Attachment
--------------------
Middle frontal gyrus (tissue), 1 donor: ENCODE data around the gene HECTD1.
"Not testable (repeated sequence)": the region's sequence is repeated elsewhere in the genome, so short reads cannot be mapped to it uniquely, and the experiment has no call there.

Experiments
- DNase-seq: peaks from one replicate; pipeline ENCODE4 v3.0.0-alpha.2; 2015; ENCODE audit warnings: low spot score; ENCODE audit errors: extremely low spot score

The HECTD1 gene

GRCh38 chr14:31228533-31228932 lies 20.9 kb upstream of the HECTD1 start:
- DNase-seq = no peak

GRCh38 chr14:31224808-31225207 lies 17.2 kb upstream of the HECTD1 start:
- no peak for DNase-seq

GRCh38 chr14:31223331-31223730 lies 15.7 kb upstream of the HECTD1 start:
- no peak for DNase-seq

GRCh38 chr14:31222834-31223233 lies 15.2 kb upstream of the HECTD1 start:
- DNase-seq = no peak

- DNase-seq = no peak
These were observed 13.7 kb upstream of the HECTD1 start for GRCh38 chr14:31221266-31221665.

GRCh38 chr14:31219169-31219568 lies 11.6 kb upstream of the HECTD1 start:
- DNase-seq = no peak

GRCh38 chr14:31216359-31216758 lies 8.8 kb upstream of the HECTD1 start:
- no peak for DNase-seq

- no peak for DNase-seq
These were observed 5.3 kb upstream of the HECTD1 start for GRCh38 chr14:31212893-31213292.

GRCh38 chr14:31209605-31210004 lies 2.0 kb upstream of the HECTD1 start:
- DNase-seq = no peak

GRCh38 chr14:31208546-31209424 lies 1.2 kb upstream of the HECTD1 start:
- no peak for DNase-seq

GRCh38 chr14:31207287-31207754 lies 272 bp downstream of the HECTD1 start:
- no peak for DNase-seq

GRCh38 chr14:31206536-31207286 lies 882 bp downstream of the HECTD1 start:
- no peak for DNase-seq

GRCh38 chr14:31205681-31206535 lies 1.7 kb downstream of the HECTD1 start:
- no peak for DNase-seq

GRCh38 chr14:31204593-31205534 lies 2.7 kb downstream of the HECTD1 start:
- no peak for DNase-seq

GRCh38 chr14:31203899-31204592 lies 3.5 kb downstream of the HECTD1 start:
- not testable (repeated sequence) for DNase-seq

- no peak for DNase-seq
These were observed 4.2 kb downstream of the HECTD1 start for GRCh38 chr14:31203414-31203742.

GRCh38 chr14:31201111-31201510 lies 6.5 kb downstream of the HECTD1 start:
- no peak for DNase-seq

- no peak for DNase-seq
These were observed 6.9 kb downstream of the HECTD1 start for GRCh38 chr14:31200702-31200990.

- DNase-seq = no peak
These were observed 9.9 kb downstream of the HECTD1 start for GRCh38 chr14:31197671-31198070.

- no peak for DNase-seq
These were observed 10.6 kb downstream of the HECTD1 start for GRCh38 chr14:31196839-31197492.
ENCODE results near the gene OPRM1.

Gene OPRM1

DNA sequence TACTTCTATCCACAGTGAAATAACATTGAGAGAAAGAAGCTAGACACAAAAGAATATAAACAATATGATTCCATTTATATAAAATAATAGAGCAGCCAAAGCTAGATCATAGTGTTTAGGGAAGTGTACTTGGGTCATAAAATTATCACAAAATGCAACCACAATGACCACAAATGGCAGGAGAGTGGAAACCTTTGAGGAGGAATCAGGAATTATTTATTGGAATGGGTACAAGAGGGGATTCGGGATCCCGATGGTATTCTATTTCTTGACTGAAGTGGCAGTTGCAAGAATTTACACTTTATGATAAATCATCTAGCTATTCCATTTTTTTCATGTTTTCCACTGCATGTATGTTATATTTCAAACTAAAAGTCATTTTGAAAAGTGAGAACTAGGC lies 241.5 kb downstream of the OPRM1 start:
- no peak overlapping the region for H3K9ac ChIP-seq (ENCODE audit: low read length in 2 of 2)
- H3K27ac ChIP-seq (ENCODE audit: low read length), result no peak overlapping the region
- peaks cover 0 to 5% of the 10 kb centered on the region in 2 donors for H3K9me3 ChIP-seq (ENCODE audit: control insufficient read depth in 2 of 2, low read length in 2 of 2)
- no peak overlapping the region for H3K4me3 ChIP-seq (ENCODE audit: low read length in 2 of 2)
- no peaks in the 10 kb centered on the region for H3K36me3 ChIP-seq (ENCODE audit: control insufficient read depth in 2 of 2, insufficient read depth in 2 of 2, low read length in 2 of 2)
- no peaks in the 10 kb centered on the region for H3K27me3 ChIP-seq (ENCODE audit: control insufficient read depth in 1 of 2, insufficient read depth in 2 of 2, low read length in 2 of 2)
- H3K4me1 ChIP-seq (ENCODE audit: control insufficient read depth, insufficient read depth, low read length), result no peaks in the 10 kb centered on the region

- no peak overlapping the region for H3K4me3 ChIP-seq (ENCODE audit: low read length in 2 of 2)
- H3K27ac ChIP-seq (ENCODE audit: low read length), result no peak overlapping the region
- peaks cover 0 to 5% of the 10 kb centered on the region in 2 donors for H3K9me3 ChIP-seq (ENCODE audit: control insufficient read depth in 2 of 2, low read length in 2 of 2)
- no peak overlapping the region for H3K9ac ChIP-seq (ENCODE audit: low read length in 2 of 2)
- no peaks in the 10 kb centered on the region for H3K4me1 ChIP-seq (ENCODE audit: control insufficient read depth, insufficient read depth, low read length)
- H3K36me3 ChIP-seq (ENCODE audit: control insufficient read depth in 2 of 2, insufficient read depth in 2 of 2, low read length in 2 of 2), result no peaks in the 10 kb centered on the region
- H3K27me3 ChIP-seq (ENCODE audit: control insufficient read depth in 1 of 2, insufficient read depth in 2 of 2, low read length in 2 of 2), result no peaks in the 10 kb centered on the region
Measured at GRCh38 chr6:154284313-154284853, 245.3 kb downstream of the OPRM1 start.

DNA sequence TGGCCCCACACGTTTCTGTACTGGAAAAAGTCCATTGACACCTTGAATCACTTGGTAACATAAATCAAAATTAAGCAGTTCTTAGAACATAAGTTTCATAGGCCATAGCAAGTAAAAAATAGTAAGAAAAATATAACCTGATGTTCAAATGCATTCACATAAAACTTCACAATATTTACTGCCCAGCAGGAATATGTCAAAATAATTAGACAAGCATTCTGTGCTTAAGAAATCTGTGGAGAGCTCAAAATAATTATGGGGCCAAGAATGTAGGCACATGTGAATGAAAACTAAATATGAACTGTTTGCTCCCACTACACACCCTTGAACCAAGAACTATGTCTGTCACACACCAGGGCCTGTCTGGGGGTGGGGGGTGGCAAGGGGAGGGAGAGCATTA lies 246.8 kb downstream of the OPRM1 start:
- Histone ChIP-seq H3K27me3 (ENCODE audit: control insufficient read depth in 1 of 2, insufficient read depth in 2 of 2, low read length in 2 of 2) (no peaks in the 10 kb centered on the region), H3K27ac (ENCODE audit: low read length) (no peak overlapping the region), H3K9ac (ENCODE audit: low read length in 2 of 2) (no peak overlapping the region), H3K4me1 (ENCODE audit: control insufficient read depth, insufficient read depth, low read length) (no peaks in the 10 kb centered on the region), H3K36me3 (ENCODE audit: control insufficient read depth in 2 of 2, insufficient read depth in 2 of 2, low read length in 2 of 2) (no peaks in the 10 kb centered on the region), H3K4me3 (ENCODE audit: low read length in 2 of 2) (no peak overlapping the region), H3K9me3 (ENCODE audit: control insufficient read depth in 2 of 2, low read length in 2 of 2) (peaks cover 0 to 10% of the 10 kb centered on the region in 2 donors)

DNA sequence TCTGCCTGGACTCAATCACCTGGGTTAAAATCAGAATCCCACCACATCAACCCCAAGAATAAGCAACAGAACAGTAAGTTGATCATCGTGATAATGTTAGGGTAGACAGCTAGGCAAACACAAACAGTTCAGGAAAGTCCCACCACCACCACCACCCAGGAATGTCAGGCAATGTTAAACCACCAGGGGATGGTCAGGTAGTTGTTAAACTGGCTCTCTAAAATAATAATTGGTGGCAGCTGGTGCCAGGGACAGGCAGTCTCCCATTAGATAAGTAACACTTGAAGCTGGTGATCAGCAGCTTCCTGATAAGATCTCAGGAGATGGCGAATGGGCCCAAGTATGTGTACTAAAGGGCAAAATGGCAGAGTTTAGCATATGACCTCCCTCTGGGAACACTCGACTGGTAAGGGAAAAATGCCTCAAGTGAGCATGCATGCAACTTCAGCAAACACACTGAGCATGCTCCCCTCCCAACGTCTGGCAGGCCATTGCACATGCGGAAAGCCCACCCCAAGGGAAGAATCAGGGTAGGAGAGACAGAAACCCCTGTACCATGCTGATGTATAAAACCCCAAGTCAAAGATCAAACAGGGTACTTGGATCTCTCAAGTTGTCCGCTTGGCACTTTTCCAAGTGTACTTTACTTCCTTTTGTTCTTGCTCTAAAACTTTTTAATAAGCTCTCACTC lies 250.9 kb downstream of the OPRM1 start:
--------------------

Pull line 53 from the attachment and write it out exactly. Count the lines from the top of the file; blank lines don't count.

- no peaks in the 10 kb centered on the region for H3K36me3 ChIP-seq (ENCODE audit: control insufficient read depth in 2 of 2, insufficient read depth in 2 of 2, low read length in 2 of 2)